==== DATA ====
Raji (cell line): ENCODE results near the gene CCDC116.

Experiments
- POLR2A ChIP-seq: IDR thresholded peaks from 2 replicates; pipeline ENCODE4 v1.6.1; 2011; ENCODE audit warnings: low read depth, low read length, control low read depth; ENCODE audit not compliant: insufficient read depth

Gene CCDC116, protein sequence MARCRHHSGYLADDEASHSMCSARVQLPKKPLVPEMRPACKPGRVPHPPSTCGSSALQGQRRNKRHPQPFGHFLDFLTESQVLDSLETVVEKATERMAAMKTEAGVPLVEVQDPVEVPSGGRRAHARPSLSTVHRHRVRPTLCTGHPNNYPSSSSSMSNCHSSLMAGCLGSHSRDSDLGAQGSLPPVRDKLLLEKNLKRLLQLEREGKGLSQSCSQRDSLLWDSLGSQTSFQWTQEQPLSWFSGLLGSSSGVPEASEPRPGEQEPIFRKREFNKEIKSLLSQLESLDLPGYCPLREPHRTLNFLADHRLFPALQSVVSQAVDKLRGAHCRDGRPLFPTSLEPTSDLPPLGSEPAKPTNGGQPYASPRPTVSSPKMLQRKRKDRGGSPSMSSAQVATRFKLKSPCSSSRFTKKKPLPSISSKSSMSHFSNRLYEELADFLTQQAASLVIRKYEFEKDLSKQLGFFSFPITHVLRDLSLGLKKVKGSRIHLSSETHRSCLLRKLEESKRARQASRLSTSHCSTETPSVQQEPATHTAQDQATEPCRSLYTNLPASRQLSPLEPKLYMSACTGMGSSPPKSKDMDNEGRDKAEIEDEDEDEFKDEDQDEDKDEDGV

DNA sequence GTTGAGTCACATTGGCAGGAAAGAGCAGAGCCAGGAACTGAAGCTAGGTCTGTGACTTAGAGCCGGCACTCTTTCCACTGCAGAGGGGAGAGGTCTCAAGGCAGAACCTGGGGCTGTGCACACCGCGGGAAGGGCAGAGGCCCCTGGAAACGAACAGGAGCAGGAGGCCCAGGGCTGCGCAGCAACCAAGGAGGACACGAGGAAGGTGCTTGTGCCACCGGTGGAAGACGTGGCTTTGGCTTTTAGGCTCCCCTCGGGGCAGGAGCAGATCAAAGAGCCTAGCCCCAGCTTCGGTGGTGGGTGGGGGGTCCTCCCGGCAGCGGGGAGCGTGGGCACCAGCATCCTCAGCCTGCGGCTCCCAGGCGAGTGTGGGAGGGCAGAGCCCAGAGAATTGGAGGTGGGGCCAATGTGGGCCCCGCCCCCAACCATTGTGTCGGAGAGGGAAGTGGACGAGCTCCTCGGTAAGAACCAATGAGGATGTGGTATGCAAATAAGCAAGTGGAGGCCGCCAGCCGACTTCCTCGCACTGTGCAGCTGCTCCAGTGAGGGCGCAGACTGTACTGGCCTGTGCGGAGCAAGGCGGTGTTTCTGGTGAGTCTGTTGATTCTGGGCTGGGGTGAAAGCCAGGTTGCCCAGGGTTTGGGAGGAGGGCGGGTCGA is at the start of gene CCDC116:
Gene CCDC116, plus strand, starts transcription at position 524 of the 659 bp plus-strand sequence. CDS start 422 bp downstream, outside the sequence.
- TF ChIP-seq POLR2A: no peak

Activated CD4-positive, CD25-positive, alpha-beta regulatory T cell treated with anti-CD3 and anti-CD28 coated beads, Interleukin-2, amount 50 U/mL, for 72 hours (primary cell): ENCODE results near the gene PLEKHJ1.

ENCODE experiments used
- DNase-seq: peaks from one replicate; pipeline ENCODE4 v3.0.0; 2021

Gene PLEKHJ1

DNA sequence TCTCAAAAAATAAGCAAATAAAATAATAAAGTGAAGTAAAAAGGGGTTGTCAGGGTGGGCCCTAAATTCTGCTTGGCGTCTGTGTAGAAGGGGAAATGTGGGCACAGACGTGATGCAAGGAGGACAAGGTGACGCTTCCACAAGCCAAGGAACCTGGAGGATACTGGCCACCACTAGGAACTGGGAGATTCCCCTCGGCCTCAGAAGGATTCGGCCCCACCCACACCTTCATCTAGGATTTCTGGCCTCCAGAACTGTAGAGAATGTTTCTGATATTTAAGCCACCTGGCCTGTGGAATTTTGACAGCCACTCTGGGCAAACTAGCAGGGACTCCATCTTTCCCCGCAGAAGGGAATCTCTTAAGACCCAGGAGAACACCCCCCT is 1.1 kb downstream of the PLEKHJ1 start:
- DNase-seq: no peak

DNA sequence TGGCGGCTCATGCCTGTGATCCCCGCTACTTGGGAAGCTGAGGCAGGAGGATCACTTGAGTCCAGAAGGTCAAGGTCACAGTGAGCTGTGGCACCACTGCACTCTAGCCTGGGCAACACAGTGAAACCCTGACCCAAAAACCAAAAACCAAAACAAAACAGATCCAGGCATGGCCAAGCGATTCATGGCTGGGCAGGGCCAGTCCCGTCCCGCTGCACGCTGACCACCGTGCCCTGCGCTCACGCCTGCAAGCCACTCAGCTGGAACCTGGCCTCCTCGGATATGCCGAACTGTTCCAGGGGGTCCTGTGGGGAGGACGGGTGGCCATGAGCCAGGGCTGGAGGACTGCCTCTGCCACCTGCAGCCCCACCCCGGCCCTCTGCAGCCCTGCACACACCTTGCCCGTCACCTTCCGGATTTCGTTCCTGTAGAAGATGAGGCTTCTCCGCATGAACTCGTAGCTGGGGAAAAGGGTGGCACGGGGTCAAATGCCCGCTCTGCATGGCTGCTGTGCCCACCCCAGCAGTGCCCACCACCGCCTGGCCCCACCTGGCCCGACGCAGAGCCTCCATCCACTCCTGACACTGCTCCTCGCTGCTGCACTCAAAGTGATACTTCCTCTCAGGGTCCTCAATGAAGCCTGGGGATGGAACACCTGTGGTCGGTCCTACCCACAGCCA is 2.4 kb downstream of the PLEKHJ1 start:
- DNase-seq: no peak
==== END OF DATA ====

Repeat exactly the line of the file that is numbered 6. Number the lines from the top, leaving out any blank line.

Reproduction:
Gene CCDC116, plus strand, starts transcription at position 524 of the 659 bp plus-strand sequence. CDS start 422 bp downstream, outside the sequence.